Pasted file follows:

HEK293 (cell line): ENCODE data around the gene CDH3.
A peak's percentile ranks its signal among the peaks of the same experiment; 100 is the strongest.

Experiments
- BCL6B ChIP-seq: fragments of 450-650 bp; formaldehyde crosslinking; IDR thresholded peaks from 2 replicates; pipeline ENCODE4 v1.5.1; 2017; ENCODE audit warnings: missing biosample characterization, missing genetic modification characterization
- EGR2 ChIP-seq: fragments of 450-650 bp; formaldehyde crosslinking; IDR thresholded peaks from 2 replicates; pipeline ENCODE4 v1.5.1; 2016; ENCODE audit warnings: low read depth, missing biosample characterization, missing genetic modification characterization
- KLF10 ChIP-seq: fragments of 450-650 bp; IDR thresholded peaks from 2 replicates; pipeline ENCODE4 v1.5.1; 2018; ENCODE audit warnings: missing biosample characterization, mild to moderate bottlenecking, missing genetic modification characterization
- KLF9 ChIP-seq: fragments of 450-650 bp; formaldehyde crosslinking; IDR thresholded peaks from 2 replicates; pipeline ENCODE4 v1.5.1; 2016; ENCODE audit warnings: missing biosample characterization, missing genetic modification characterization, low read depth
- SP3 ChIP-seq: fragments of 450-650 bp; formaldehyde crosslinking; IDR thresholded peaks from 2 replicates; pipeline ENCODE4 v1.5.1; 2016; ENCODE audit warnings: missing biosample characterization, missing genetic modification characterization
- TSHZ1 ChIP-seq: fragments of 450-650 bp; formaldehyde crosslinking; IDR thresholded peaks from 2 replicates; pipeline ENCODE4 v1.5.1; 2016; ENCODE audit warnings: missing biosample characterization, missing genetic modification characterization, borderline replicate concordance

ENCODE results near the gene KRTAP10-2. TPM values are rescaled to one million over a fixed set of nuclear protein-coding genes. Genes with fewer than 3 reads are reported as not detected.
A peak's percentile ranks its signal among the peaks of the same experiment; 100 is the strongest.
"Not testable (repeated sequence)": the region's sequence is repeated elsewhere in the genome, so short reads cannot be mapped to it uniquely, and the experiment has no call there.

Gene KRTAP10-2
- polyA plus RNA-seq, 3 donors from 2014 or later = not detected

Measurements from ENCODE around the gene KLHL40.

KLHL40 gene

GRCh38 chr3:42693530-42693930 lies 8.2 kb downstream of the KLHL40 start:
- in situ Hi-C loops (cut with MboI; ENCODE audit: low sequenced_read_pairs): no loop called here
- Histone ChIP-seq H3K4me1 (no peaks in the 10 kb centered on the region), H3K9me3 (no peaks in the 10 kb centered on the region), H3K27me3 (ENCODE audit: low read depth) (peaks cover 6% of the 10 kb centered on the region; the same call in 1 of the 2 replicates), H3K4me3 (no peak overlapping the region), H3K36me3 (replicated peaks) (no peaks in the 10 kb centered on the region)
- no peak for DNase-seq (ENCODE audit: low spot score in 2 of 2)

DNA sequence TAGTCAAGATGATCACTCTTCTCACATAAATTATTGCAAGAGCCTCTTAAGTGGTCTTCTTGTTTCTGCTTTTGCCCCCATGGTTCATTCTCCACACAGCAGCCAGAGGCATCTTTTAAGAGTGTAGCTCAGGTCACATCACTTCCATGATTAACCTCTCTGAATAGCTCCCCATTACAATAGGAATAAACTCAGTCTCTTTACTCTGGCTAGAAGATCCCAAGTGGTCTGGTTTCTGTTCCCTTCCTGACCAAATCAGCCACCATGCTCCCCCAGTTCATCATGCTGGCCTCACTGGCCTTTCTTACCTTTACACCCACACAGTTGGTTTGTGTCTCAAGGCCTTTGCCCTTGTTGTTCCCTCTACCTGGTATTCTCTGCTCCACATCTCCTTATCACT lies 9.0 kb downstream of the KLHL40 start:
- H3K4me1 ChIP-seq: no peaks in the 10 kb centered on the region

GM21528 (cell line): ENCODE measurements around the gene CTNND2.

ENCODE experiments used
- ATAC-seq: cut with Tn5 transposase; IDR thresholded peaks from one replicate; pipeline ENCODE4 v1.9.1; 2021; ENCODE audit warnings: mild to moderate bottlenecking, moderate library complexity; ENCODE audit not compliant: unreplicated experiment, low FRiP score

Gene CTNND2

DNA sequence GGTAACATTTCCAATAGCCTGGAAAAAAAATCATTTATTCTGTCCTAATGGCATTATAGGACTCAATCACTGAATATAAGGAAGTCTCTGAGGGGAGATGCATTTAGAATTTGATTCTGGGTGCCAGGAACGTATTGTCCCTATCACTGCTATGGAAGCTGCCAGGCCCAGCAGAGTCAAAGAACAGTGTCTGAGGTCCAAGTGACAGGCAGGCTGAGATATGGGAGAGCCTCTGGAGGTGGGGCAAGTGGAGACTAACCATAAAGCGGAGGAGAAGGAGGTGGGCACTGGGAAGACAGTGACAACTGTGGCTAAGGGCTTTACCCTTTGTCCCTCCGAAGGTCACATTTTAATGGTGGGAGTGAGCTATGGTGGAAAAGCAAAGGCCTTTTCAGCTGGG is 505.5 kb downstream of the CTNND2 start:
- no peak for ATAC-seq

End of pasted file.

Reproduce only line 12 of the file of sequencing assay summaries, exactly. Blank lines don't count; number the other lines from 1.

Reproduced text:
"Not testable (repeated sequence)": the region's sequence is repeated elsewhere in the genome, so short reads cannot be mapped to it uniquely, and the experiment has no call there.